This information is critical because it helps you connect with developers’ desires and customize your offer to suit their needs.
But, don’t stop there! It’s also wise to gather your team and brainstorm additional insights that are unique to the business.
Step 3: ask the right questions
Questions to ask existing and potential customers vary depending on your goals, but here are a few ideas to help you kickstart the process:
Step 4: collate everything you’ve learned
By now, you should have plenty of information to work with. To make it useful, the first step is to group similar characteristics together. Take your time and don’t jump to conclusions just yet!
Make sure to cover these key areas when creating your developer buyer personas:
- Job title and level of responsibility (and decision-making)
- Communication preferences
Demographics like age and gender don’t actually play a huge role – in fact, many people recommend you don’t even take them into consideration, as they believe demographics don’t really provide useful information. In their opinion, it’s much better to focus on the target audience’s pain points, interests, needs, job role, challenges, etc.
Consider how your product will help developers and how you should position your product and marketing message as well.
Consider competitive intelligence
This helps you understand what other businesses are offering and how you can differentiate yourself from the competition.
What’s more, competitive intelligence involves identifying gaps in the market so you can improve your product. If you’re offering something unique or innovative, this research can help you stand out and attract customers who might have chosen a competitor instead.
So, performing competitive intel research can lead to increased revenue and customer loyalty, while reducing the likelihood of losing customers.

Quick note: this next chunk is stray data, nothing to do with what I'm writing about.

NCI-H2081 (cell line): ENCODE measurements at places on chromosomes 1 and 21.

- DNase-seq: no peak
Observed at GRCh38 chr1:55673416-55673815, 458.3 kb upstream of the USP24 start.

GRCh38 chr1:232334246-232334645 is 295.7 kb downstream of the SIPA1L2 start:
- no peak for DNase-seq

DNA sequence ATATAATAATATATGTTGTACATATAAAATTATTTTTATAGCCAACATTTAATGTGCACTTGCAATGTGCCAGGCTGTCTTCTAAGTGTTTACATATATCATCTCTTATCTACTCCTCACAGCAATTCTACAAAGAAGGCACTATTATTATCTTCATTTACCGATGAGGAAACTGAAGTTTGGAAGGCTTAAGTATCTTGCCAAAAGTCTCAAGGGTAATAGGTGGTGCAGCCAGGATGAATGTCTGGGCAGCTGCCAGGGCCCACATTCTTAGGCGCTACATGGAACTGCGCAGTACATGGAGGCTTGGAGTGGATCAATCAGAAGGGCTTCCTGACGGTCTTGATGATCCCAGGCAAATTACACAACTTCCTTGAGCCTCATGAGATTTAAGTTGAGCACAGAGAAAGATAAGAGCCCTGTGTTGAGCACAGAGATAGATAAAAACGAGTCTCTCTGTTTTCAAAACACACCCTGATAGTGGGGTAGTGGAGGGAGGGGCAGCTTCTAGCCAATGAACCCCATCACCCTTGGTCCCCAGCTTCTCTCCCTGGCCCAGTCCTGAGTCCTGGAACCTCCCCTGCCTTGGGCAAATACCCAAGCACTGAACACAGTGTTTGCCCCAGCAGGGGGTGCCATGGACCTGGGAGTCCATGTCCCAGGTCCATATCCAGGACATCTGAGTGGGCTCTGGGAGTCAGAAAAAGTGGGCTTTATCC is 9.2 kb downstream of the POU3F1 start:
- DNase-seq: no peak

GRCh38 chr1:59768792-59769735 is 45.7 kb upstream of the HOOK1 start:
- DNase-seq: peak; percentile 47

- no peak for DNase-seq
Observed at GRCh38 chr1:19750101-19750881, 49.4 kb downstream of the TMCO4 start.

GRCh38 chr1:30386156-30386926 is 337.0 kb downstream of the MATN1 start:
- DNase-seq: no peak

If you’re not sure how to even start, you can also look into hiring a competitive intelligence analyst. But what does this role entail?
A competitive intelligence analyst knows how to help companies boost their sales and improve their business strategies. They dive deep into research and analysis to figure out what’s going on in the market, spot new chances for growth, and stay on top of what the competition is up to.
In short, a competitive intelligence analyst can help you to make smart decisions that keep you ahead of the game. They also free up your time to focus on your business, since they’re taking on the tough challenge of research head on.
Identify your product’s main benefit
Once you have a clear understanding of your developer buyer persona and competitor, you should determine the main benefit of your product. There may be several reasons why a customer should use your product, but it’s crucial you focus on the one that stands out the most.
For instance, Uber offers features like direct pick-up, GPS navigation, and cashless payment, but the main benefit is the convenience of ordering a ride with just the tap of a button.
To make your value proposition more compelling, include statistics that showcase the concrete benefits of your product. For example, instead of Uber saying they reduced commuting time in 2020, they can say they helped over 93 million users per month reduce their journey time by an average of 15 minutes, which carries a lot more weight.
Testing your value proposition
This is also important because it helps you understand whether your value proposition resonates with your target developer audience – and motivates them to take action.
Here are a few methods to test your value proposition:
- Define your audience and the benefits you provide to them.
- Perform A/B testing, where you split your audience into two groups and present each group with a slightly different version of your value proposition, which can help you figure out the one that resonates better.
- Build a landing page that reflects your value proposition.
- Listen to customer feedback.
- Set up a cold email or LinkedIn outreach campaign.
Real-life examples of value propositions that work